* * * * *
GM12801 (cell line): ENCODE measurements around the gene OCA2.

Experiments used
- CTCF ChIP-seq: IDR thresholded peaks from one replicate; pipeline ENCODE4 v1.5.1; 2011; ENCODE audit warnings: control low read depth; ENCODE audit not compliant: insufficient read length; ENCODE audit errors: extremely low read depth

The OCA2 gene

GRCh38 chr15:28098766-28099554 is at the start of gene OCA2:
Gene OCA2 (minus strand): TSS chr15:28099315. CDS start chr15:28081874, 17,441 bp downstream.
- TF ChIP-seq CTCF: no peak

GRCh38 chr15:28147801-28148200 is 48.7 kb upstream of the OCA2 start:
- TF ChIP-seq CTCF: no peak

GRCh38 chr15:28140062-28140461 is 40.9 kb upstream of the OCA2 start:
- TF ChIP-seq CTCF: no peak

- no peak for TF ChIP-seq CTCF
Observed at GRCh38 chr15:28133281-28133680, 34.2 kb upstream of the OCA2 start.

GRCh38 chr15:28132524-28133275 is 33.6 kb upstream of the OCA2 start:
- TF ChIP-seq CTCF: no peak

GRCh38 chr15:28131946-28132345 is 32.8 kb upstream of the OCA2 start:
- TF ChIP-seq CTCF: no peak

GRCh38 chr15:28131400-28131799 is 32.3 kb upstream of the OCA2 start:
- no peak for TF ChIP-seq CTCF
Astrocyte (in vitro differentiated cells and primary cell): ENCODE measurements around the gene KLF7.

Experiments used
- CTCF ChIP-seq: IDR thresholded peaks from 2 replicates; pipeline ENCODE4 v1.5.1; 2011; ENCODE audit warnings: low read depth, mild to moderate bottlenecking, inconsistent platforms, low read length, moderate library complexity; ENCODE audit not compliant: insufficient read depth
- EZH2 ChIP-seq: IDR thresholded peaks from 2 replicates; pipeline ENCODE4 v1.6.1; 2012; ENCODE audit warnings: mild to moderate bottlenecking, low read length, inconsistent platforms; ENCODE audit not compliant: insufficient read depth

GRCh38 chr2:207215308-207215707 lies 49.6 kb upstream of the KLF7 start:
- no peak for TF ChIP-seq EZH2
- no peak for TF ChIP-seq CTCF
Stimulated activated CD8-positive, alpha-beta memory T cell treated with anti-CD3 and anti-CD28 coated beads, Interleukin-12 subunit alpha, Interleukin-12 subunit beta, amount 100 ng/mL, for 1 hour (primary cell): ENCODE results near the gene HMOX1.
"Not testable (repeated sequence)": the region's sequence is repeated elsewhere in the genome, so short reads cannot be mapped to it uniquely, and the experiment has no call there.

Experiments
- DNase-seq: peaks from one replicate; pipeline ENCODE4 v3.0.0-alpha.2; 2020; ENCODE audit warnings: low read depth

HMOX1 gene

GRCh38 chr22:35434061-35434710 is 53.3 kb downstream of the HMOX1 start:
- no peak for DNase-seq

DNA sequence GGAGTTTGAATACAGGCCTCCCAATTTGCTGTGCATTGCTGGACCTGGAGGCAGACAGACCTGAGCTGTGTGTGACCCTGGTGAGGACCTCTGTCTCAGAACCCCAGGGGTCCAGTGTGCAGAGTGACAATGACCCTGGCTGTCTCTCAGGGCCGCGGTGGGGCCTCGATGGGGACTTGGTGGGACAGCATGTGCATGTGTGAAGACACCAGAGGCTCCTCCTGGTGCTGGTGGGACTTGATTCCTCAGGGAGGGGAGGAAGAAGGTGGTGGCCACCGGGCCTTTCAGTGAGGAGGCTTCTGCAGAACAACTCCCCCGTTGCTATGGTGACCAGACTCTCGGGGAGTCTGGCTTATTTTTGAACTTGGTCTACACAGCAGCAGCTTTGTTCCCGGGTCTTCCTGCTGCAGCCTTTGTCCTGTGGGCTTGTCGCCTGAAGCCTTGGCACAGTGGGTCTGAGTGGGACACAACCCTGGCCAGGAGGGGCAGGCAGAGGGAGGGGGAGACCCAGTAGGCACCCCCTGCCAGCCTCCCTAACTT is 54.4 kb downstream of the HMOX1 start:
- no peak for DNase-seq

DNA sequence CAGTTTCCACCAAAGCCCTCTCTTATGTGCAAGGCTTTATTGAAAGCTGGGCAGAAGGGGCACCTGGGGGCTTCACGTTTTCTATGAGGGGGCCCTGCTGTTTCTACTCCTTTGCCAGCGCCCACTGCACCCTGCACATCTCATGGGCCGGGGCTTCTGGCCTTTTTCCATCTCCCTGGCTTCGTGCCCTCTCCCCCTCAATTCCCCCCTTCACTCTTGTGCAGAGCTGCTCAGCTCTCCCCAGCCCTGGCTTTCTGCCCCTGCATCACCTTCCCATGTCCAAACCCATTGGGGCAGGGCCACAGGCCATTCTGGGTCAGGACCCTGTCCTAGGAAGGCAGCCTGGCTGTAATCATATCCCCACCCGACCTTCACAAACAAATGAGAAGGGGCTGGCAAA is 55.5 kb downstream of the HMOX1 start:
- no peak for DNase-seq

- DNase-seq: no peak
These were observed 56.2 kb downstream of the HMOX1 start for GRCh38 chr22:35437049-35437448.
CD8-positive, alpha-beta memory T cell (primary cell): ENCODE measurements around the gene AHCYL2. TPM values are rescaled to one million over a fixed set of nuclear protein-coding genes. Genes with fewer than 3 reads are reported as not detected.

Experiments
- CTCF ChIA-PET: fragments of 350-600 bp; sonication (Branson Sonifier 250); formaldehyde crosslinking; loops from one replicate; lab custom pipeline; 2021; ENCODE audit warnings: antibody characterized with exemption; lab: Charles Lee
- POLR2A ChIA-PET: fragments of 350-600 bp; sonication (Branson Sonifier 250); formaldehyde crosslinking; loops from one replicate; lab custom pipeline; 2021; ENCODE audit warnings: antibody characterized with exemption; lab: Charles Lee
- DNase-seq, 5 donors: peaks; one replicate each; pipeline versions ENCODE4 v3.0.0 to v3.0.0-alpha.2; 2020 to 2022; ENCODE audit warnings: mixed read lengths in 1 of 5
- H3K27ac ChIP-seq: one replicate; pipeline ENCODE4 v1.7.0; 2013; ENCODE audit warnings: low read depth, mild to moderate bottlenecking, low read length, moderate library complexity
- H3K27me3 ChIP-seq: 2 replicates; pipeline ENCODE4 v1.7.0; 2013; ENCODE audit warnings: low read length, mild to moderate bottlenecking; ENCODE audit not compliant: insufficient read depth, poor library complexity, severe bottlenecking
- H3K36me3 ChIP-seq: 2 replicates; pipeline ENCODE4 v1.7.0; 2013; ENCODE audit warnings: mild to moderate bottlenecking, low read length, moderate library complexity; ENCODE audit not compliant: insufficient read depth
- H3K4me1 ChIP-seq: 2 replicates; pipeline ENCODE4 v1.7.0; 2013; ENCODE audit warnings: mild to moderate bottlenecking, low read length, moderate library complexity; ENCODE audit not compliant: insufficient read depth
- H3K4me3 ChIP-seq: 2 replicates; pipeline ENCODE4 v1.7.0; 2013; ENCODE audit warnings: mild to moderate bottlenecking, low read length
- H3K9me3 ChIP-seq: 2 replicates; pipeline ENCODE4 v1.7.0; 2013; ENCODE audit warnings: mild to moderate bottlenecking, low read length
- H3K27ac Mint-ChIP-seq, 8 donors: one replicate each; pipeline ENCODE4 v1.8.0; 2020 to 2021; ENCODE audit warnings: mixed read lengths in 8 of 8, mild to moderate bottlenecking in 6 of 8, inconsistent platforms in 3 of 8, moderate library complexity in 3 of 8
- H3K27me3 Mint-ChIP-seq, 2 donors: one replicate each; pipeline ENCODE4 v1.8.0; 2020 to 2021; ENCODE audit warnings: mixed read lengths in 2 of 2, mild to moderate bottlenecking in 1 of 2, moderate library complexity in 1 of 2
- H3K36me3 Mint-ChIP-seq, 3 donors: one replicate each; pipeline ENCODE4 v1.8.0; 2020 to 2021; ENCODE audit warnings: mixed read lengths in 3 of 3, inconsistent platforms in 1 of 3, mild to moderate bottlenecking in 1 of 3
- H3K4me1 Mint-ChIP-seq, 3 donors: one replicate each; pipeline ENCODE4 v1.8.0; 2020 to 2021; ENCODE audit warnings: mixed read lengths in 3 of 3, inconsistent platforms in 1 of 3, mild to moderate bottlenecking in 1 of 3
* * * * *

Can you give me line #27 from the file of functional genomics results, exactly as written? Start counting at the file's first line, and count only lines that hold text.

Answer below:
Stimulated activated CD8-positive, alpha-beta memory T cell treated with anti-CD3 and anti-CD28 coated beads, Interleukin-12 subunit alpha, Interleukin-12 subunit beta, amount 100 ng/mL, for 1 hour (primary cell): ENCODE results near the gene HMOX1.